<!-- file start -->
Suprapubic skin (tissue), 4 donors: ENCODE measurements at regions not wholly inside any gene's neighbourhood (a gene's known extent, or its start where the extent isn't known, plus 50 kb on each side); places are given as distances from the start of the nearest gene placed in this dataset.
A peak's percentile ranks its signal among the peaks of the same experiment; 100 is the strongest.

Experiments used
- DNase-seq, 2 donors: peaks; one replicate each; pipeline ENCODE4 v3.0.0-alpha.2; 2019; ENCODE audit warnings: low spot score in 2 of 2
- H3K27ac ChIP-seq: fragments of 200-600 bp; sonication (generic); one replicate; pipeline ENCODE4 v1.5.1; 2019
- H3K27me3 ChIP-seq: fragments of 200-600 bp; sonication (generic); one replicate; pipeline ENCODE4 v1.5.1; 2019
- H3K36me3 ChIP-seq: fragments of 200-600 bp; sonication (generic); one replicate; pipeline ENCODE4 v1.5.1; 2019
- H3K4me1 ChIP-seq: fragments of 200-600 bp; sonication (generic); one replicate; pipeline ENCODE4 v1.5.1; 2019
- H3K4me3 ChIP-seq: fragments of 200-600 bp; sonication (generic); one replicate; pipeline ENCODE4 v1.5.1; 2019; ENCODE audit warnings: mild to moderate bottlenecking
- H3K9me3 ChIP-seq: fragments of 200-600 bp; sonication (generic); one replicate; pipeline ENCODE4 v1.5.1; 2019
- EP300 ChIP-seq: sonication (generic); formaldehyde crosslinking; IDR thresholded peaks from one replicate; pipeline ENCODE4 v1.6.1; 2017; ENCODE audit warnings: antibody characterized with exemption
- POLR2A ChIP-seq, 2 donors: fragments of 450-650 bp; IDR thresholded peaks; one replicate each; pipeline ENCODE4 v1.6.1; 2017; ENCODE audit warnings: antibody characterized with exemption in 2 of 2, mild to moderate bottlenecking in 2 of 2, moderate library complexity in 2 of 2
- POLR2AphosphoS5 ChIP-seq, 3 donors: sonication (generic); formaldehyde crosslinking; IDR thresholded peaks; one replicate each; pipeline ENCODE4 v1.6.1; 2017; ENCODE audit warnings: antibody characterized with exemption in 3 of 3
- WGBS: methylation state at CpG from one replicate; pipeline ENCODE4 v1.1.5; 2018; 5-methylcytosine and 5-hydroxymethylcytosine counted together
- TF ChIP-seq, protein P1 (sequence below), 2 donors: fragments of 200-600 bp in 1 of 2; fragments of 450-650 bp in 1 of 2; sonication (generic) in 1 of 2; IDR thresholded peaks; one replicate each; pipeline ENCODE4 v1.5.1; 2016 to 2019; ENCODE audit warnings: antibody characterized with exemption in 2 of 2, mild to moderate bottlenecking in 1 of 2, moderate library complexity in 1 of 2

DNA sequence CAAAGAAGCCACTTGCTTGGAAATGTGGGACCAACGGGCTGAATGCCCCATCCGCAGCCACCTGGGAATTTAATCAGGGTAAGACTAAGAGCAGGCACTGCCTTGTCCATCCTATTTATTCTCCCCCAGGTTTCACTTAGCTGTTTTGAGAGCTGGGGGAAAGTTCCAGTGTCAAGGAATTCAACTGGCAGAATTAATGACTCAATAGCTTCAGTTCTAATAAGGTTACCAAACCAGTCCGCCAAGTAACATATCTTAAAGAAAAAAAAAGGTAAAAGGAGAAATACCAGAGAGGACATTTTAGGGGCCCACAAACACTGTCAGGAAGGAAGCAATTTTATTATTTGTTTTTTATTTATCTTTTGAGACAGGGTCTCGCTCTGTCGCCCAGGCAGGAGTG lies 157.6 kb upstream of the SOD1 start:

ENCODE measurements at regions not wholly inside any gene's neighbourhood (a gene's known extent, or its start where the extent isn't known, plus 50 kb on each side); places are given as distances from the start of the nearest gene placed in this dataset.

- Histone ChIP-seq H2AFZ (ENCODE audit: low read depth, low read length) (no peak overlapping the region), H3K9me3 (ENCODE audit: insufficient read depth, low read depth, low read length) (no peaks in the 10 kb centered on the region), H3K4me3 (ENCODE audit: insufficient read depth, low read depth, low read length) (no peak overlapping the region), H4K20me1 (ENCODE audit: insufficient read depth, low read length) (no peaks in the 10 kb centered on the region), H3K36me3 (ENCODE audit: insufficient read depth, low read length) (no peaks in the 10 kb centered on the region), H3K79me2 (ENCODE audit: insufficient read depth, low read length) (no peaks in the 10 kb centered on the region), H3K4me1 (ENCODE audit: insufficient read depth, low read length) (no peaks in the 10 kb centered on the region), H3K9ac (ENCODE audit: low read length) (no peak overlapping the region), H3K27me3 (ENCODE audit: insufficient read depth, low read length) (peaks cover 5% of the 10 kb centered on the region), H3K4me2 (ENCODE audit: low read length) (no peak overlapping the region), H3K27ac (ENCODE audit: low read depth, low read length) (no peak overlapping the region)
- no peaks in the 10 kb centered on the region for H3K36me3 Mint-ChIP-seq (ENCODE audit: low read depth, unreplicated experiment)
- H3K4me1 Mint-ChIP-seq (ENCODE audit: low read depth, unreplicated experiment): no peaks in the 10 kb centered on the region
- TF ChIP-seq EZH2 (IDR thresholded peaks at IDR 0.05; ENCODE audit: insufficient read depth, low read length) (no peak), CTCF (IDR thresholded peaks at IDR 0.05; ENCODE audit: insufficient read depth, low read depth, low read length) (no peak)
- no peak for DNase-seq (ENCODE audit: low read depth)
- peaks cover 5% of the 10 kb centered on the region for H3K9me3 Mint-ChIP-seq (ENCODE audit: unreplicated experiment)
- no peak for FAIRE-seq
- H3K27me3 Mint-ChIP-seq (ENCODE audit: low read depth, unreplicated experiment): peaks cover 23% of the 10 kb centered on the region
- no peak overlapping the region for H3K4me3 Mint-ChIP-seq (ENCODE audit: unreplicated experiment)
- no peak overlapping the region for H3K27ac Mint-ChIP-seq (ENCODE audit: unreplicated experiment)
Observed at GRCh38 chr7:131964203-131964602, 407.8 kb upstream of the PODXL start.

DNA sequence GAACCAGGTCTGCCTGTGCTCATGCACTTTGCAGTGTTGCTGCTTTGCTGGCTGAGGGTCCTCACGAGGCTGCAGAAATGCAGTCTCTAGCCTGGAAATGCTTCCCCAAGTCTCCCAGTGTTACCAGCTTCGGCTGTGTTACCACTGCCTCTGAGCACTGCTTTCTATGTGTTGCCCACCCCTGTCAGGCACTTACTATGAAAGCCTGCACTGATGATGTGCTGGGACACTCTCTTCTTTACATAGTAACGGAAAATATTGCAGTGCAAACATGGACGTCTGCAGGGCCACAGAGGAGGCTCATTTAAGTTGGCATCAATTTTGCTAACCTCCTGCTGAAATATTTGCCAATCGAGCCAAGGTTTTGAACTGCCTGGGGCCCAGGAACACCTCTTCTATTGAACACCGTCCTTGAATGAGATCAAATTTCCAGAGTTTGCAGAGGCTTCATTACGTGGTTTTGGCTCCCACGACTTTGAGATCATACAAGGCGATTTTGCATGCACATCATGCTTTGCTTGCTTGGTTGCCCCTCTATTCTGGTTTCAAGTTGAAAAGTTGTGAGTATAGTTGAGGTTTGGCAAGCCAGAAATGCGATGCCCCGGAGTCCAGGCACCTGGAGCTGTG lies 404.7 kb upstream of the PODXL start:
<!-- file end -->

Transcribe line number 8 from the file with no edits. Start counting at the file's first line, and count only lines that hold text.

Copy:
- H3K4me1 ChIP-seq: fragments of 200-600 bp; sonication (generic); one replicate; pipeline ENCODE4 v1.5.1; 2019